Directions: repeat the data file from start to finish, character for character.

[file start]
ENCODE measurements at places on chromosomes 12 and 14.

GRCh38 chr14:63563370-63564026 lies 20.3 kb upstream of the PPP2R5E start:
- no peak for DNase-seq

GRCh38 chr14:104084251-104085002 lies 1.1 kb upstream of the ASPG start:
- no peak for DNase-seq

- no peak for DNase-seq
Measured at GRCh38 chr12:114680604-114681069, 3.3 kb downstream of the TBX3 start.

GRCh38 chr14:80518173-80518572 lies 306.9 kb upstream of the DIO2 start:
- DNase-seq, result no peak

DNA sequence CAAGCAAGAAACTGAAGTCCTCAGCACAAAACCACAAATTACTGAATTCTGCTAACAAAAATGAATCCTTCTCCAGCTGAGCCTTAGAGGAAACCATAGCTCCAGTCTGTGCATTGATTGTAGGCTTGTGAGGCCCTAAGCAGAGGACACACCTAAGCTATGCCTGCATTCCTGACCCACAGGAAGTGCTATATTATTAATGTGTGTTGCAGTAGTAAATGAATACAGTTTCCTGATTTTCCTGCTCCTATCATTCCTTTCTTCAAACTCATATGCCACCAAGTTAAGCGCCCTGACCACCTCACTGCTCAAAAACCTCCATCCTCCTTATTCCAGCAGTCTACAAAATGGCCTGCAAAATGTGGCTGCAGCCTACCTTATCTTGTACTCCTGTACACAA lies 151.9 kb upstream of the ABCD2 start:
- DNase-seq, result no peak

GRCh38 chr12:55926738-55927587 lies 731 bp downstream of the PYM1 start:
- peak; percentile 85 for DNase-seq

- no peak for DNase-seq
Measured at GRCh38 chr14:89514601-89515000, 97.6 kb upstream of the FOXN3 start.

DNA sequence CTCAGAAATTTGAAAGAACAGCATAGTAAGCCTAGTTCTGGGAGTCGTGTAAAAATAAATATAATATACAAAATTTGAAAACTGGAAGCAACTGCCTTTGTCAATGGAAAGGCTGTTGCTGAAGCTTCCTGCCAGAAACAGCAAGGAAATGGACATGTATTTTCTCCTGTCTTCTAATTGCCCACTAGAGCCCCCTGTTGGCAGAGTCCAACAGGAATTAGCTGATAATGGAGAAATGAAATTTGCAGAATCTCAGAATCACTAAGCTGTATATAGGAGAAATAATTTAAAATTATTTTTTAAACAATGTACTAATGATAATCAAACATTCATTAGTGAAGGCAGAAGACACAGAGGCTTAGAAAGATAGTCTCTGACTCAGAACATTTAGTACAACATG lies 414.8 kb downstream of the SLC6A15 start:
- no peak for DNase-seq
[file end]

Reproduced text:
ENCODE measurements at places on chromosomes 12 and 14.

GRCh38 chr14:63563370-63564026 lies 20.3 kb upstream of the PPP2R5E start:
- no peak for DNase-seq

GRCh38 chr14:104084251-104085002 lies 1.1 kb upstream of the ASPG start:
- no peak for DNase-seq

- no peak for DNase-seq
Measured at GRCh38 chr12:114680604-114681069, 3.3 kb downstream of the TBX3 start.

GRCh38 chr14:80518173-80518572 lies 306.9 kb upstream of the DIO2 start:
- DNase-seq, result no peak

DNA sequence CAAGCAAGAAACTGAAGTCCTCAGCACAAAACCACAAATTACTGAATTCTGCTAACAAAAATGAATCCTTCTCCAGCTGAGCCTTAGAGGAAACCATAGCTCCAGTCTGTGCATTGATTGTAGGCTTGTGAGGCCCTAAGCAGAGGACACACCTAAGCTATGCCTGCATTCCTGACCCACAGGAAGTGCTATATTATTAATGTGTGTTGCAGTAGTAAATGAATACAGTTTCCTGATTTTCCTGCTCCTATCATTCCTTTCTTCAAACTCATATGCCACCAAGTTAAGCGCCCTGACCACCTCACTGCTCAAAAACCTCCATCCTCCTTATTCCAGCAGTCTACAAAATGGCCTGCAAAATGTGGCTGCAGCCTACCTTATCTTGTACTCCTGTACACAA lies 151.9 kb upstream of the ABCD2 start:
- DNase-seq, result no peak

GRCh38 chr12:55926738-55927587 lies 731 bp downstream of the PYM1 start:
- peak; percentile 85 for DNase-seq

- no peak for DNase-seq
Measured at GRCh38 chr14:89514601-89515000, 97.6 kb upstream of the FOXN3 start.

DNA sequence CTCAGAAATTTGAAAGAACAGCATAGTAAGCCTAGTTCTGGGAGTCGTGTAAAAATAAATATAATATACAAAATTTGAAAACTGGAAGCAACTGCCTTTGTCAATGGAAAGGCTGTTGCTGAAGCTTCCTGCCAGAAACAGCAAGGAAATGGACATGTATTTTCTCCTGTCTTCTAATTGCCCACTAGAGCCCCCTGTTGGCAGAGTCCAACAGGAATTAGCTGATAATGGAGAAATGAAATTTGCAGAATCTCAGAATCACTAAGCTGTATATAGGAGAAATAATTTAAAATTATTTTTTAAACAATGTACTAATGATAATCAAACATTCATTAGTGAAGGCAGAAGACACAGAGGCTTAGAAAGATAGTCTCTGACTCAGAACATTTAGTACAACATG lies 414.8 kb downstream of the SLC6A15 start:
- no peak for DNase-seq